Ear Research Foundation Blog

Hearing impairment and communication

Contributed by Joy Victory, managing editor, Healthy Hearing
Last updated November 16, 2020

Even without the added issue of hearing loss, conversations require a lot of focus, energy and patience. For people with hearing loss or other hearing impairments, a noisy environment or friends who speak too quickly can make communication extra challenging.

Restaurant background noise is one of the most common challenges when talking to
someone with hearing loss.
Below are some things that you can do to help facilitate communication when someone has hearing loss, whether that person is you—or a loved one, friend, or coworker.

Please note this article is for people who have mild to moderate hearing loss. People who have untreated profound hearing loss, or are Deaf, have different communication methods that will be more effective than the ones discussed below. More on degrees of hearing loss.

How to talk to someone with hearing loss

Some environments are much easier for communication for people who are hearing impaired. Here are some things you can do to ensure the environment is perfect for communication:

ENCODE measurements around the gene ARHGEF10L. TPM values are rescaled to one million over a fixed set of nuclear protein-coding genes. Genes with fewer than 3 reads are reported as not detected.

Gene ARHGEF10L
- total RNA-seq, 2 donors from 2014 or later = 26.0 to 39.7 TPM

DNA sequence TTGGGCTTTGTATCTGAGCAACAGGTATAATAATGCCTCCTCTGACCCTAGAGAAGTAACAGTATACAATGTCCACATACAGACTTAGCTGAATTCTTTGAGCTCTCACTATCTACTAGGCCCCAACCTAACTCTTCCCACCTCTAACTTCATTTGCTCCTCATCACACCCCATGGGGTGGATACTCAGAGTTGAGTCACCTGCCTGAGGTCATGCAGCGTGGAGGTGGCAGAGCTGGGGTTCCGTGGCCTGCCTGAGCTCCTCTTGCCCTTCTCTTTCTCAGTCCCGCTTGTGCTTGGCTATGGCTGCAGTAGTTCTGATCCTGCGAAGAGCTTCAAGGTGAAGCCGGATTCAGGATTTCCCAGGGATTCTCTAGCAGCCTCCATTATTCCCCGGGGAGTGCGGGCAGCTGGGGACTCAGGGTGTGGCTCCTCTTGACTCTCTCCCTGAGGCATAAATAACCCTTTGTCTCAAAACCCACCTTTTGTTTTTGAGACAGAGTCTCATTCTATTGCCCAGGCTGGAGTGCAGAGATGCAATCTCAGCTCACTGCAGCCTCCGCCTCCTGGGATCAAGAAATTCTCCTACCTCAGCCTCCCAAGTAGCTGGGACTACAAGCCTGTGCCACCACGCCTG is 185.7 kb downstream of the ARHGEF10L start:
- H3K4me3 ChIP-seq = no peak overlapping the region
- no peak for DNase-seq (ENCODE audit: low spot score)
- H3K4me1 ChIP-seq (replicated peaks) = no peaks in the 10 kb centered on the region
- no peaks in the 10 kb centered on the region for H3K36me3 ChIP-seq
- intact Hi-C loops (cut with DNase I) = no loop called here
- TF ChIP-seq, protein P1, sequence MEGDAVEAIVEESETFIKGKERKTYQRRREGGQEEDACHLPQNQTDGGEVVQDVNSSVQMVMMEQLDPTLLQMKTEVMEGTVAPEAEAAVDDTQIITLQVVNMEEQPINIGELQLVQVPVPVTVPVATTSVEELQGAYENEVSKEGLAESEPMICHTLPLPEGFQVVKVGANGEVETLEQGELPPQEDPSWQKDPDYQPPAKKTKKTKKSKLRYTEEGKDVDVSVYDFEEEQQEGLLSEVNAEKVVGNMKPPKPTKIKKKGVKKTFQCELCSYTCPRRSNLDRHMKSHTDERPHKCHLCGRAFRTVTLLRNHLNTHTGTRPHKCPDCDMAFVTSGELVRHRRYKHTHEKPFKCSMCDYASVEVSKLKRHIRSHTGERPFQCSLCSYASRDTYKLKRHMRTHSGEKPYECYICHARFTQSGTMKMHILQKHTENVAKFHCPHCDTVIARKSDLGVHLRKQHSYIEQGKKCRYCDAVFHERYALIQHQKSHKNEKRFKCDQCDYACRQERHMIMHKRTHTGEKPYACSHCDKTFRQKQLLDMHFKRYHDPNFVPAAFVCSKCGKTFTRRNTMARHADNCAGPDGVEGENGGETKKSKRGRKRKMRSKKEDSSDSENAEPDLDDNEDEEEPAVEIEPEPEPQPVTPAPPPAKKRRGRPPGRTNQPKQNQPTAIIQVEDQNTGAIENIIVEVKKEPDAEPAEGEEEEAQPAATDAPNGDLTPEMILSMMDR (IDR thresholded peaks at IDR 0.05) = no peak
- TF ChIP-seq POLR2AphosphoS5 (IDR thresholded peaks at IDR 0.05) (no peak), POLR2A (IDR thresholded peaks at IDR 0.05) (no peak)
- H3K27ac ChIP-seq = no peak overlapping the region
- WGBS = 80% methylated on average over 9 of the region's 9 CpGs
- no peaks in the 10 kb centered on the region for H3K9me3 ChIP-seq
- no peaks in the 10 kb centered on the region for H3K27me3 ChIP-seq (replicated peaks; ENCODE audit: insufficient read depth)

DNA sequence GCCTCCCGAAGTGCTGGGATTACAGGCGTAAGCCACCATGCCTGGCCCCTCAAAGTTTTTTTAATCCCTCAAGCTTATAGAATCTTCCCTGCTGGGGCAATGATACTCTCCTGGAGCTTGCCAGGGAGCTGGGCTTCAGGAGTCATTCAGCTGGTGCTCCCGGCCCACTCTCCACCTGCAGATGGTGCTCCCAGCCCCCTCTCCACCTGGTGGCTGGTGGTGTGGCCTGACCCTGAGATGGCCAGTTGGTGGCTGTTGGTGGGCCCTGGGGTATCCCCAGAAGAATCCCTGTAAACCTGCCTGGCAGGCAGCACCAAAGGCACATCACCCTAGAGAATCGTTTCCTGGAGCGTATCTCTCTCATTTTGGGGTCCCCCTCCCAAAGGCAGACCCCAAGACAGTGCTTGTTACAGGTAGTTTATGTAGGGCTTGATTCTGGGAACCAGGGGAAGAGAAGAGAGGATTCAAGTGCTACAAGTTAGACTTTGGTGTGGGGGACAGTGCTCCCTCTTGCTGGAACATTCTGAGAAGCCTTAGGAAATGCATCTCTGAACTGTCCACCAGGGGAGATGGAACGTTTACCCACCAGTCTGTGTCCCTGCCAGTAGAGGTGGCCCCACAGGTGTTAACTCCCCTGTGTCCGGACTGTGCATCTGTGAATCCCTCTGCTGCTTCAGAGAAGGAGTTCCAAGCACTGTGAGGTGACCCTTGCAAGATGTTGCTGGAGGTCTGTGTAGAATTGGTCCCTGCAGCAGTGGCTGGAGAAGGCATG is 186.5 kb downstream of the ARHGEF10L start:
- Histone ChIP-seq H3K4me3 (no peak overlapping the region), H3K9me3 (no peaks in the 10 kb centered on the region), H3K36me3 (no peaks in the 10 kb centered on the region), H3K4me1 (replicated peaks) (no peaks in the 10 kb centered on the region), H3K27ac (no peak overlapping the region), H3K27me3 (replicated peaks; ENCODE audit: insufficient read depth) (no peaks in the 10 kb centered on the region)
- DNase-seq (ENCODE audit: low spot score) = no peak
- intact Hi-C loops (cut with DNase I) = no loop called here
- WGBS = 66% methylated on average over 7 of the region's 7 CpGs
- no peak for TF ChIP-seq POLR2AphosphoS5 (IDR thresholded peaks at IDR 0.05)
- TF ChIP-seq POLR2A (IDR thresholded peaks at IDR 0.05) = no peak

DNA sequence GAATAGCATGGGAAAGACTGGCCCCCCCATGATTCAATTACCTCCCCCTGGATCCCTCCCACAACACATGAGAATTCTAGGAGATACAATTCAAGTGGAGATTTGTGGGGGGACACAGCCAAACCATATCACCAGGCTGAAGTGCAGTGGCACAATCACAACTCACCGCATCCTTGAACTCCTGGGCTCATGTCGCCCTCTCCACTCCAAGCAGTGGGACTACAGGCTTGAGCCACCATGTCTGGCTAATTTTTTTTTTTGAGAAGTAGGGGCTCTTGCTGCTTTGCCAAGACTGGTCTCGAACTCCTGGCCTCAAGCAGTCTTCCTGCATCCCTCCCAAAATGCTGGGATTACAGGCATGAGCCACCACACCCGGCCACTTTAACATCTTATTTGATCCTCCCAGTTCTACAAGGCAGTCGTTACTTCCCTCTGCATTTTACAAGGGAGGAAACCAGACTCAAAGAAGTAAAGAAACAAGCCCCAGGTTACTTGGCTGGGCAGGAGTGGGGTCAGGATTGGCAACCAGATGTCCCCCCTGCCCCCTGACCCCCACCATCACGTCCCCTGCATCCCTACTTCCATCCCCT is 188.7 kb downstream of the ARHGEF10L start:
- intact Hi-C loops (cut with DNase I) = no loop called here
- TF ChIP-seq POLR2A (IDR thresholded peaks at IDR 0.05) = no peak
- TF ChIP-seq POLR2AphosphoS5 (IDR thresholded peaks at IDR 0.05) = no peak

• Make sure the room has enough lighting. People with hearing loss often rely upon lip reading, facial expressions, speech reading, body language and gestures to supplement their remaining hearing and improve communication. 
  • Pick a place that has minimum background noise. Though our ears and brain are able to filter out background noise in most situations, people with hearing loss often have a difficult time hearing over excessive noise. Keep in mind that small rooms with no carpeting or curtains tend to have poor acoustics and can distort voices.
  • Make it easy to see everyone's faces. If you will be in a group setting, choose a location—or if you're at a restaurant, a round table —where the person with hearing loss will have visual access to everyone's faces to facilitate better communication. 

Here are a few examples of using the above tips to pick an appropriate environment for communication:

    • If you're planning a dinner out, pick a restaurant that you know has ample lighting, does not play loud music and has decent acoustics. Choose a restaurant that you have been to before, where you know the noise levels do not get too loud. Another good tactic is to select an off-time: Rather than having dinner at 7 p.m. on Friday or Saturday night—the busiest dinner hours—opt instead for a late lunch or early dinner, between the hours of 3 p.m. and 5 p.m. when restaurants are likely to be the least busy.
    • During a group gathering at your home, if you'd like to have a conversation with a friend or family member with hearing loss, invite him or her to speak in a different, quieter room. Turn off the TV and any other sources of noise.

 “Reprinted with permission. Copyright Healthy Hearing ( www.healthyhearing.com ). Original article: [https://www.healthyhearing.com/report/51744-Communication-strategies-when-talking-to-individuals-with-hearing-loss]

Tags: Communication